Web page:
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Olympic Logbook. Day Six

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All 2 weeks of the sailing Olympics itBoat maintains «logbook», reporting on the main events and achievements of each day.

The main event of the day, as we wrote yesterday, was a desperate struggle for the lead in the class Finn. Two outstanding masters clashed there: a Briton Ben Ainslie. and the Dane. Jonas Hoig-Christensen. «and so we shall be giving Finn the lion's share of our attention in this edition of». Ben's luck was not good on home waters from the start as he finished third on the first day of the event, then battled back from one point to the next. There is much at stake for the Englishman: winning these Olympics will not just add a fourth gold medal (and fifth overall, he has an Olympic silver from Atlanta in 1996). If he wins, Ben will surpass the most decorated yachtsman in Olympic history - the Dane. Paul Elvström. «The latter won» four Olympics in a row from 1948 to 1960.

There is no doubt that Ben Ainslie's desire to become «most», making history in the world Olympic movement, is present to the fullest extent.

He himself admitted this after the sixth race, saying that his dream of surpassing Paul Elvström was still in jeopardy. However, for Hoig-Christensen (especially after the revelations of the Briton) to some extent the desire to keep his compatriot on the podium is also added to the winning motivation. He, too, has spoken out about how «would be a good way to prevent the Brit from surpassing Elvstrom as the most decorated yachtsman in the Olympics». However, he said it with a smile, clearly playing along with reporters who were eager to hear something similar.

It's worth noting that Friday's race began in an atmosphere of real conflict, some of which didn't make it to the broadcast. During Thursday's final race, both of Ainslie's main rivals(Hoig-Christensen and Peter-Jan Postma) accused him of touching the third turn mark. On the course, Ainslie didn't argue and meekly executed a penalty 360° turn. «Despite this, he was able to reach and beat one of his offenders in magnificent style in the remaining metres of the course». And then, on land, white with anger and with clenched fists, he let the Dane know out loud what he thought of him. And we all know how he does it.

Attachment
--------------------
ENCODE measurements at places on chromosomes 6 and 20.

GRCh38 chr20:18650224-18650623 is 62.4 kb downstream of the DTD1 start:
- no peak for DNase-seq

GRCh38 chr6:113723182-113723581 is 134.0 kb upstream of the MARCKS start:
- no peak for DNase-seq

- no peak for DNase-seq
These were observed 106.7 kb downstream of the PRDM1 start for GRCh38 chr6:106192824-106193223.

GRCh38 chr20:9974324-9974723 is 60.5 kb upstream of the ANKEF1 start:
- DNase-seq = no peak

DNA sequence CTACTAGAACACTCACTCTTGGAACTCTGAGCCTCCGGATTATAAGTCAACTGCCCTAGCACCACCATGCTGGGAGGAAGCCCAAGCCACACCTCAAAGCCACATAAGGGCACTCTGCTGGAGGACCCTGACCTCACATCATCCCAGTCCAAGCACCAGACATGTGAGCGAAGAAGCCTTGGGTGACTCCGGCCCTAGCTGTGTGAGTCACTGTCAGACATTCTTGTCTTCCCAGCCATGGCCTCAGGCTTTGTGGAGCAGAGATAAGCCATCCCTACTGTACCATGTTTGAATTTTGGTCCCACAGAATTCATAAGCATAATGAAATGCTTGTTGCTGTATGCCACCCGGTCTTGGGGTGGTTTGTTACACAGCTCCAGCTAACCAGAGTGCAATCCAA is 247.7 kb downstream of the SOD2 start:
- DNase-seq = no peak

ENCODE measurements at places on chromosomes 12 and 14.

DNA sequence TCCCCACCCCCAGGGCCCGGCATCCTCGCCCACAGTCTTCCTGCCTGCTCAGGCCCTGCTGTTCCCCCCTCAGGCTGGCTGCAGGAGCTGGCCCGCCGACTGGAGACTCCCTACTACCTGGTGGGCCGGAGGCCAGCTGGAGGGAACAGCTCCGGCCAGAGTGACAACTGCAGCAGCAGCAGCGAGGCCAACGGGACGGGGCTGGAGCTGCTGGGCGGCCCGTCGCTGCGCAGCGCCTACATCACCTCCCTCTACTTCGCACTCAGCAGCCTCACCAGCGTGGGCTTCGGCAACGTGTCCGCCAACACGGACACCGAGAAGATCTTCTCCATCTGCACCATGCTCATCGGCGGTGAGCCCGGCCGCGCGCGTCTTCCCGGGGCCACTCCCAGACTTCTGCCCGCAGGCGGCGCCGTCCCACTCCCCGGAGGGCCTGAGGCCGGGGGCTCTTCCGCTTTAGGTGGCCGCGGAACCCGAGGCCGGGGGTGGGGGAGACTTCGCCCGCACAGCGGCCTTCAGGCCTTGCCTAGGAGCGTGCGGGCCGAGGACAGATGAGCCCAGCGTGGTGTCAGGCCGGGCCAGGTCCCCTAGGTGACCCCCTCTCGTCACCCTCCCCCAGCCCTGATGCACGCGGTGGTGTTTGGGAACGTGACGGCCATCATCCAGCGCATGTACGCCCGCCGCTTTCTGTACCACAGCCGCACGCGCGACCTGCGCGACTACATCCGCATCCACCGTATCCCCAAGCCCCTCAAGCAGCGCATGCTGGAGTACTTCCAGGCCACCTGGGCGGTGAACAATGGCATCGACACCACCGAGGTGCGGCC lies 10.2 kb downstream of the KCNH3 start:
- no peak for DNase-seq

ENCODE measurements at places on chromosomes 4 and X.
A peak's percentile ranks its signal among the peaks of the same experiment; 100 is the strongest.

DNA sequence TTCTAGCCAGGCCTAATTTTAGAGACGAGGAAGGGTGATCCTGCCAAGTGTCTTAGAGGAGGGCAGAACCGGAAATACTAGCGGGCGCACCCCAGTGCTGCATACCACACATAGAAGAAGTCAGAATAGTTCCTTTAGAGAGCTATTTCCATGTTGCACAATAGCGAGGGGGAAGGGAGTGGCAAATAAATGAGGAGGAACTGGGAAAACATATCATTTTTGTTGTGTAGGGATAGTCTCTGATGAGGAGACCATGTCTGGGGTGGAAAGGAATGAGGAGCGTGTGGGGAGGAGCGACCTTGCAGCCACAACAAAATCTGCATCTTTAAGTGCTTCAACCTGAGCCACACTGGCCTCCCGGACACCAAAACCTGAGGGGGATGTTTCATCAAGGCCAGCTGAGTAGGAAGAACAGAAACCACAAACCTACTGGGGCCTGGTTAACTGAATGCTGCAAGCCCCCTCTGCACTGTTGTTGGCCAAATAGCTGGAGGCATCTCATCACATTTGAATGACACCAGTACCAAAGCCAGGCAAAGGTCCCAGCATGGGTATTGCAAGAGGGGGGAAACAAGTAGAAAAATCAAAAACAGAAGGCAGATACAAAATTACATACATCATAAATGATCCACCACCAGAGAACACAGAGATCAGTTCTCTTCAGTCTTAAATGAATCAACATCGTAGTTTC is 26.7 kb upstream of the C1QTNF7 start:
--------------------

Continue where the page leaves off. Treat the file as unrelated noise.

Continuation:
Later, Ainslie publicly accused his rivals in the first three of conspiring against him.

The story, however, is rather confusing - the televised replay does not clearly answer the question of whether or not Ainslie touched the mark. The yachtsman did not protest, reasoning that he was one vote down to two (which he saw as collusion) and could face disqualification if the protest failed.
This incident drastically changed the moral atmosphere at the regatta.» Whereas on Thursday morning the Danish sailor was still referred to as «Great Dane» (the «Great Dane - the English can respect a strong opponent), by the evening he had already become enemy No. 1 for all local fans and journalists. Of course it was not easy for him to take to the start of the race on Friday. However, he stood tall, managing to hold off Ainslie's advances in race nine and edging him out by one place.
Well, the tenth race was a masterpiece of the Briton - he took the lead in brilliant style from Hoig-Christensen and slowed down a little on the final day: he planned to wait for the Dane and connect him with a tactical battle so that «confuse» him in the rolling main fleet and not allow him to come in second place. After all, if the Dane had finished second, Ainslie would have needed at least two places ahead of him in the medal race to win.


Luckily for the Briton, this important job for him was done by the same Postma who had been accused of collusion twenty-four hours earlier - he beat the Dane himself. The gap between Ainslie and Hoig-Christensen was reduced to just two points.

The layout of the medal race on Sunday is as follows: Ainslie becomes a four-time Olympic champion if he beats Hoig-Christensen by at least one place.

There's one more condition, though: if Peter-Jan Postma wins the medal race, Ainslie needs to finish in the top seven. The start of this race, which will undoubtedly go down in history, is due on Sunday at 5pm (Moscow).
Well, Eduard Skornyakov finished regatta on 17th place. Also Estonian (but also «our»!) Denis Karpak was unlucky - he fell down to 11th place, lacking only five points before the medal race.
Now briefly about the events in other classes. Men's 470 - the leader (Luc Patins) remains the same, brothers Sheremetievs moved up from the 21st to the 17th place. They are separated from the top ten by 25 points. In Laser, Tom Slingsby managed to regain the lead, and Igor Lisovenko advanced from 30th to 27th place. Evi Van Acker became the leader of the girls Laser Radial class, while Svetlana Shnitko fell down to the 36th place. The main part of the regatta in Star class is over - before the medal race Jan Percy's crew is in the lead here.

Live broadcasts of the sailing races (although without commentary) can be seen on Sportbox, the schedule of all races and results on the ISAF website, and a daily report on the performance of the Russian team on the VPSFwebsite.

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